The 2019 Copa América got off to a similarly inauspicious start, but they scrambled out of the group and were arguably a little unlucky to lose 2-0 to hosts and eventual winners Brazil in the semis.
A feisty third-place match against Chile was won 2-1 thanks to goals form Agüero and Paulo Dybala, despite Messi bizarrely getting sent for being repeatedly butted by Gary Medel.
An indignant post-match interview brought a four-game ban, although a more vocal Messi leading through words as well as deeds was a pleasing development. In his absence, 4-0 and 6-1 wins over Mexico and Ecuador suggested brighter times ahead with a younger core.
Goals in the early stages of World Cup qualifying this season have been slightly more sparse – six in four games – but Argentina have still taken 10 points to remain unbeaten, second to Brazil in the standings.
Lautaro Martínez has been involved in half of those qualifying goals (two goals, one assist) and has now firmly established himself as the number one option at centre-forward, where Argentina's surplus of riches makes their lack of reward so embarrassing.
Going slightly further back, since Scaloni first took charge, the Inter star has 11 goals in 20 games – averaging one every 120.3 minutes and outstripping his expected goals (xG) figure of 7.8. Messi has six goals at 193.7 minutes per goal from an xG of 8.0 over the same period.
European club form coming back home to the national team has not always been a given during the Messi years, as evidenced by that slightly more ordinary return, so it is encouraging to see Martinez scoring at a faster rate under Scaloni than he has to date during his 100-game Serie A career (37 goals at one every 172.4 minutes).
THE NEW GENERATION
Agüero – a regular until Martínez came to the fore – may still have a role to play in trying to right a journey of heartache he has charted alongside Messi in blue and white. But Scaloni has come to rely on new faces as he quietly shapes a team in his own image. Moulding the ramshackle embarrassment of three years ago into a compact and hard-working unit necessitated high-profile casualties.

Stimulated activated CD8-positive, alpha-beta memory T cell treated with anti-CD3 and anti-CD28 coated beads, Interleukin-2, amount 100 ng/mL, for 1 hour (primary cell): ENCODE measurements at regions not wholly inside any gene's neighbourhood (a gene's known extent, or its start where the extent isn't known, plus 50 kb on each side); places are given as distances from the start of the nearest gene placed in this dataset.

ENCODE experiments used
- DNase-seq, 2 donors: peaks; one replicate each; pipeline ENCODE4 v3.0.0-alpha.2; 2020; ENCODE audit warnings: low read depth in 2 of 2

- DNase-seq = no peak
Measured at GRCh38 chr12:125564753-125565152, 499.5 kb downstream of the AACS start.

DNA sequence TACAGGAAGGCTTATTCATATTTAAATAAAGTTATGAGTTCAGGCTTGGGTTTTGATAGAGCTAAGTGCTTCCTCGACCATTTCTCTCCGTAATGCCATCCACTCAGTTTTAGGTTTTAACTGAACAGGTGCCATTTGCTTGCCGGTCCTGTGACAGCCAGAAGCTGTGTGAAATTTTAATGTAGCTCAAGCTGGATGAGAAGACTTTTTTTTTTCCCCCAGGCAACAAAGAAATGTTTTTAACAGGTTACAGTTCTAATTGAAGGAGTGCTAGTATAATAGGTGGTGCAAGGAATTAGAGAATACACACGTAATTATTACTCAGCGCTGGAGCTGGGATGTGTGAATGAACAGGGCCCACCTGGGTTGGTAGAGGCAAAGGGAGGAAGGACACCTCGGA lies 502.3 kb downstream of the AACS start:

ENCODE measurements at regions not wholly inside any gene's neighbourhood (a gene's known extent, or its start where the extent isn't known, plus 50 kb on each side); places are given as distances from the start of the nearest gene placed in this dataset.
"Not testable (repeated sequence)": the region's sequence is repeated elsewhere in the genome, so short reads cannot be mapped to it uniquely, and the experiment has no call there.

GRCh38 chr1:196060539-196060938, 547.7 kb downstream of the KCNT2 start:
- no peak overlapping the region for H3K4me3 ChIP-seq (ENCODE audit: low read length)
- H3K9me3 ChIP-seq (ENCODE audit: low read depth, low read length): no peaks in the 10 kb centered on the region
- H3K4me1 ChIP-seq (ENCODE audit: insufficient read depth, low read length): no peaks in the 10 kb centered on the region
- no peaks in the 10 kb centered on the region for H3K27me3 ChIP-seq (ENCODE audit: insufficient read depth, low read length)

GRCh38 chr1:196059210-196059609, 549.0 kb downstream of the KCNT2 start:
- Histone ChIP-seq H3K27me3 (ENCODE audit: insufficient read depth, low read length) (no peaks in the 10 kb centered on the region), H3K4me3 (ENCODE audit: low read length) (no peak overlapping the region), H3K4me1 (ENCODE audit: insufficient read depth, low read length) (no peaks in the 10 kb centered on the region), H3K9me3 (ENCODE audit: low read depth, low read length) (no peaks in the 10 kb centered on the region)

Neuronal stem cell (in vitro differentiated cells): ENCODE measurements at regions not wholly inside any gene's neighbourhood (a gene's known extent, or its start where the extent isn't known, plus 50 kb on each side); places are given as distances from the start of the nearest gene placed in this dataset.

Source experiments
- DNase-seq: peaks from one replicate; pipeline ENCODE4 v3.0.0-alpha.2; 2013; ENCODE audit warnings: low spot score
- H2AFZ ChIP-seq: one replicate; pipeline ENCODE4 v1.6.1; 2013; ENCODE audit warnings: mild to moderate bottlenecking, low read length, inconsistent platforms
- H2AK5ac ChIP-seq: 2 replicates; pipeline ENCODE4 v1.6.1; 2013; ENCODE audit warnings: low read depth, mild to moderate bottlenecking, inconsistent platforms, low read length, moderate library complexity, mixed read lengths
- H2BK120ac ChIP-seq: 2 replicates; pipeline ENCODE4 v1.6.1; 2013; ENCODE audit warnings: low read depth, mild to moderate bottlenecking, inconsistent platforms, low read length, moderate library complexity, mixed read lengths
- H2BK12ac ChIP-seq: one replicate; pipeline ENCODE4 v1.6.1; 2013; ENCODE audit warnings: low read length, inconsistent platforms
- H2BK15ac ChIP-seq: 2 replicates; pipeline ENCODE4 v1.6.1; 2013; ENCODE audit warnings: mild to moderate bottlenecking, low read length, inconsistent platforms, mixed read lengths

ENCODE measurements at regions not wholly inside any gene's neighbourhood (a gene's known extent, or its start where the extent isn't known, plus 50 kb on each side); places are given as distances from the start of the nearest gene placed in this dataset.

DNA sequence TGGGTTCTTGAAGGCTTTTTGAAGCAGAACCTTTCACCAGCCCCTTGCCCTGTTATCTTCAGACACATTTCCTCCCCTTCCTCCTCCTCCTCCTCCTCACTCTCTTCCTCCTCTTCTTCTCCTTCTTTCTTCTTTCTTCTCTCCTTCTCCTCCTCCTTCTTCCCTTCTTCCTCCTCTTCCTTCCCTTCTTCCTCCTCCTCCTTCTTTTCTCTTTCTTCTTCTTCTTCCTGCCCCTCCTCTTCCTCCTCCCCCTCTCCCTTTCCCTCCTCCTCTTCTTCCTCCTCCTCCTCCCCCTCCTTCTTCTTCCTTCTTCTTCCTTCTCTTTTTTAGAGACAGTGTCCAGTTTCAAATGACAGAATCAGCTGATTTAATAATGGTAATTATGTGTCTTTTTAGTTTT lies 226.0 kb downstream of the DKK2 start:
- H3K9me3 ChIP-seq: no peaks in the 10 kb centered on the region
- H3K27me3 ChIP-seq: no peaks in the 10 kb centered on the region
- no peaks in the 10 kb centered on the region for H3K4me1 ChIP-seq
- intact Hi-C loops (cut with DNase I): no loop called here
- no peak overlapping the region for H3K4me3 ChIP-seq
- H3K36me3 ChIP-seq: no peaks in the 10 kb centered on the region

A pair of substitute appearances in November were Di María's first international outings since being dropped during the Copa. Paulo Dybala is fit again but seemingly now no longer even a bench option in the coach's eyes.
Argentina's all-action midfield creator is now Udinese's Rodrigo de Paul, whose 122 completed dribbles led Serie A this season, while his 18 goal involvements (nine goals, nine assists) ranked joint-third among midfielders.
Di María's Paris Saint-Germain colleague Leandro Paredes has started alongside De Paul in each qualifier to date, and Giovani Lo Celso has two assists in just 159 minutes of international action this season.
Disappointingly, winger Nicolás González has been dogged by thigh injuries since scoring twice in November. With a goal every 155.8 minutes in the Bundesliga this term, he had been one of those set to profit from the Copa's new date.
Selection has also been consistent in defence this season, but Germán Pezzella's ill-timed injury absence meant Lucas Martínez Quarta was the Fiorentina defender allowed to settle in the heart of the back line.
Pezzella – a stand-in captain for the national team not so long ago – remains the main man in Florence, playing 32 league games to Martinez's 21, yet his younger colleague averages more tackles (1.9), interceptions (2.4) and blocks (0.6) per 90 minutes.
It looks like a case of either/or next to Nicolás Otamendi and his frequent reversions to slapstick, although Atalanta duo Cristián Romero and José Luis Palomino are also both now in the mix.
Elsewhere, despite the new call-ups – Emiliano Buendia is another debut option but has been plying his trade in the Championship – Scaloni's reliance on a steady XI might hint at a lack of depth. When the Copa was delayed by 12 months, one of world football's heavyweights might have hoped for more than the development of Inter's second-best striker and a wealth of defensive options in the meantime.
Instead, the narrative remains frustratingly familiar: Argentina need Messi to fire.